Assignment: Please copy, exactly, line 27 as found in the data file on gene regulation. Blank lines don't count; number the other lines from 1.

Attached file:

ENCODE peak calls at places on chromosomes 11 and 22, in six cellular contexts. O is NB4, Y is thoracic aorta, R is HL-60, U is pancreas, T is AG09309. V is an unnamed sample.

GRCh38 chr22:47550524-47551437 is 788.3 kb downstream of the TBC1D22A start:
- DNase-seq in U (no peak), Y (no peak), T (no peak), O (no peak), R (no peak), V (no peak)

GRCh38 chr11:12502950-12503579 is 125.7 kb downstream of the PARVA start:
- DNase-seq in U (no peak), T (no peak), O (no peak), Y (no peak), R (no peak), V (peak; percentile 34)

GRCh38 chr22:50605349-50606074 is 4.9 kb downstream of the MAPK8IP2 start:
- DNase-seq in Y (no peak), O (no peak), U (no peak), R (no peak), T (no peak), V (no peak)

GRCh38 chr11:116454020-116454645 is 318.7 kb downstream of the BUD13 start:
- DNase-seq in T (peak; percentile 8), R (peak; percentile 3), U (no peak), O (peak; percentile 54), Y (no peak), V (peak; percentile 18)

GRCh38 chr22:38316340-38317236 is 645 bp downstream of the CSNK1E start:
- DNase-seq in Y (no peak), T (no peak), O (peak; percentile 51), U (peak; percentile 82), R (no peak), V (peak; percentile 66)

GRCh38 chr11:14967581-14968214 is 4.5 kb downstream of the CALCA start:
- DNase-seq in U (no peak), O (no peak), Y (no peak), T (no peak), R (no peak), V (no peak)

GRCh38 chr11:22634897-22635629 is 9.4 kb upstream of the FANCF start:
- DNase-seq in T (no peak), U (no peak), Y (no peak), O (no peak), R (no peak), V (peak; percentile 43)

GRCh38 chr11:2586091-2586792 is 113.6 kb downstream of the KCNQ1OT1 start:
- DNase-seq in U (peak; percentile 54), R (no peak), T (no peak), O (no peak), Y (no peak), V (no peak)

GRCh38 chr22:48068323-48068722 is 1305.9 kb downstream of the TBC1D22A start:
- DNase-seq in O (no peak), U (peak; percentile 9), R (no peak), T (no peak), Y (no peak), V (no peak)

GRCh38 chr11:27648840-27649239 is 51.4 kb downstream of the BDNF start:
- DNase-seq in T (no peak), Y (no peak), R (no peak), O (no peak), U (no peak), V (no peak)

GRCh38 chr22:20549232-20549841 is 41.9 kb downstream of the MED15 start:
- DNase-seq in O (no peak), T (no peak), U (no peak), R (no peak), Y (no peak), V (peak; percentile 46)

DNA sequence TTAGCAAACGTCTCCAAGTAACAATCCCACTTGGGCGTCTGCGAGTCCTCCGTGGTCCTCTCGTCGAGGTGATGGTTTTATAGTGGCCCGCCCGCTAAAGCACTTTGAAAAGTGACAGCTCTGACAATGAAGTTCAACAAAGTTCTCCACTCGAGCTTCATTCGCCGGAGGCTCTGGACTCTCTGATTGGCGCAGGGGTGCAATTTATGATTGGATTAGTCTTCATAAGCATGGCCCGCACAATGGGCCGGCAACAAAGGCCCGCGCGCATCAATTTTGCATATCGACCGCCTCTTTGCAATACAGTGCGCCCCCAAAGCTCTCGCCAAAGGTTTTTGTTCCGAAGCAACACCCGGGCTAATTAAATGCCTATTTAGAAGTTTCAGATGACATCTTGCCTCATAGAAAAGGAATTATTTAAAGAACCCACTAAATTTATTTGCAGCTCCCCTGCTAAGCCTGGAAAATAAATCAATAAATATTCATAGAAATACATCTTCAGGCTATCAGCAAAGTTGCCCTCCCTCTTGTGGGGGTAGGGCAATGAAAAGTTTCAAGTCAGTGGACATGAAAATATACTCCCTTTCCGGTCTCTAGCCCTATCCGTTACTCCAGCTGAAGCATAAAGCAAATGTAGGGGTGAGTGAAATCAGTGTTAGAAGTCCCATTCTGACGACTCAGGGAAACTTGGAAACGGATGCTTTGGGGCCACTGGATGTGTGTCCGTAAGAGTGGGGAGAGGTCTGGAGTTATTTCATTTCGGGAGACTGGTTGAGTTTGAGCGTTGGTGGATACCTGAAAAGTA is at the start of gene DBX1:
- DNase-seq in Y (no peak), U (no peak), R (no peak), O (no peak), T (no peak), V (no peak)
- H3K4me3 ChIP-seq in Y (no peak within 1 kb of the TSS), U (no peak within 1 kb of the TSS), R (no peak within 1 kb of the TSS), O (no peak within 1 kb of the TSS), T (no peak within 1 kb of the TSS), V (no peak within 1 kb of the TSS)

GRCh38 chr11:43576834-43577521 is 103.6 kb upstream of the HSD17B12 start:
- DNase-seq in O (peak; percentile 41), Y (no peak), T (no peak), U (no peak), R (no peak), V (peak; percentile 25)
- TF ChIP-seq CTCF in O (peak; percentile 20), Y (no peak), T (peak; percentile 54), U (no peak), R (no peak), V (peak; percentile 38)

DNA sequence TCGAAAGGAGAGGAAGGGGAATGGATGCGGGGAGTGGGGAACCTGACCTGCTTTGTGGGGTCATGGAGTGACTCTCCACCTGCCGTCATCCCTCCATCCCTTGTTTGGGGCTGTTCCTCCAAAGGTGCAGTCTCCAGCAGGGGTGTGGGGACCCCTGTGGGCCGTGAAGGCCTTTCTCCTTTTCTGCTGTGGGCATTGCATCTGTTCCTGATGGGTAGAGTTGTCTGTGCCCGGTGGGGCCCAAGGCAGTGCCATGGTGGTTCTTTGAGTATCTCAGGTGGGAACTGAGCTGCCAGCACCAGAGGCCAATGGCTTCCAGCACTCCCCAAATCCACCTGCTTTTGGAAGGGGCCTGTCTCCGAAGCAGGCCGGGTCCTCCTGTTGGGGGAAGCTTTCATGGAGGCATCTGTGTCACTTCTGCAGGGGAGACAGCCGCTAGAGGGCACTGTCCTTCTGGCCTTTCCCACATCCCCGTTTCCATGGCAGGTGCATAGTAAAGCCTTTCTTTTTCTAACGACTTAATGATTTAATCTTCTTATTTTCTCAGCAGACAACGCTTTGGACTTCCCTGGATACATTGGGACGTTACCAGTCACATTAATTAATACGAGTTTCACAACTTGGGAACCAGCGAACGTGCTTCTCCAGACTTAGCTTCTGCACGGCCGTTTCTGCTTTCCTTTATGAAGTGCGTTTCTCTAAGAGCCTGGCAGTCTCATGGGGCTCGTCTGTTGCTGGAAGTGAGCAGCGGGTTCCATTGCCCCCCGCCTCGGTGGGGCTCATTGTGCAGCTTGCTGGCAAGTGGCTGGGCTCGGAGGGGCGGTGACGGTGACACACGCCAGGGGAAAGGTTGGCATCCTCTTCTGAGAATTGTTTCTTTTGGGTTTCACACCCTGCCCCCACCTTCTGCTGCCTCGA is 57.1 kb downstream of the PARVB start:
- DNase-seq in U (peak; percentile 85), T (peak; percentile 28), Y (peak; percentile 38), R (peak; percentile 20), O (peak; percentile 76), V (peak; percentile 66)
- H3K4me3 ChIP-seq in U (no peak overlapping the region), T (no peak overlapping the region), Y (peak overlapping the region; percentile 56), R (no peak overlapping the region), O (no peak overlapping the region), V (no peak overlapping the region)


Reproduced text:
GRCh38 chr11:43576834-43577521 is 103.6 kb upstream of the HSD17B12 start: